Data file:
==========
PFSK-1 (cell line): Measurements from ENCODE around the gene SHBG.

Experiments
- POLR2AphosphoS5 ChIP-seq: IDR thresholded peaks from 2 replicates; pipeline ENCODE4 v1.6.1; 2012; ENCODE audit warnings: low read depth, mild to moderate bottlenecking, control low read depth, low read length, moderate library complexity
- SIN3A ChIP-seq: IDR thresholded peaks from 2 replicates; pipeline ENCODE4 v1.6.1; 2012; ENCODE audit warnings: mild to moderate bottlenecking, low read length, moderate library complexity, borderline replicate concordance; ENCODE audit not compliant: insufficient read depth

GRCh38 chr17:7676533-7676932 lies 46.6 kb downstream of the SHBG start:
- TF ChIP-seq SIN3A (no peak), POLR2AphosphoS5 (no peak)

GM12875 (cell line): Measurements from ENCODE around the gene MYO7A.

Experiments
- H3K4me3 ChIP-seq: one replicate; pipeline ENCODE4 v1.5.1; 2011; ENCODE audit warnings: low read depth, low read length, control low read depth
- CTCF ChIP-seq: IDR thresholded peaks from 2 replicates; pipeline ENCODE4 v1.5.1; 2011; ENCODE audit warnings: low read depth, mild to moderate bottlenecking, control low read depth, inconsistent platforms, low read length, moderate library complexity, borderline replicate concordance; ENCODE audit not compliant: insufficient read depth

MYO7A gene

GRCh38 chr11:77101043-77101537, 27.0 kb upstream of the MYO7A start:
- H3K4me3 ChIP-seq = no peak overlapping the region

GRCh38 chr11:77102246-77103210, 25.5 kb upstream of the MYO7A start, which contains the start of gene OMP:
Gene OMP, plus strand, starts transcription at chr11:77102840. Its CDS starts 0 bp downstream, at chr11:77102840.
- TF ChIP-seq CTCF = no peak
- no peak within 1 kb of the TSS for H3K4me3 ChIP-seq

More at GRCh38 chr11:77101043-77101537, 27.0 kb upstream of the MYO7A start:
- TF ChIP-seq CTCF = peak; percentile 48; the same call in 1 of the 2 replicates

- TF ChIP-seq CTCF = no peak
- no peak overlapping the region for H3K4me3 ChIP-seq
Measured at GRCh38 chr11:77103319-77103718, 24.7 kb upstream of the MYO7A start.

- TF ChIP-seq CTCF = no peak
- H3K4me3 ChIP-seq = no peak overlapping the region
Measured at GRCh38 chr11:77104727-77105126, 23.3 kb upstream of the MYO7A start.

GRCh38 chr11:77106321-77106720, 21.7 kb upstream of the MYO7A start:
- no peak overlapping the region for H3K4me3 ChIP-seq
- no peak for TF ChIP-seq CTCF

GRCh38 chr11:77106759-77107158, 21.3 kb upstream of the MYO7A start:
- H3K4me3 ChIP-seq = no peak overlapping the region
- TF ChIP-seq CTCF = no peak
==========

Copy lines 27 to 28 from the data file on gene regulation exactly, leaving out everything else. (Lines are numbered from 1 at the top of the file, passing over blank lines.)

- no peak overlapping the region for H3K4me3 ChIP-seq
- no peak for TF ChIP-seq CTCF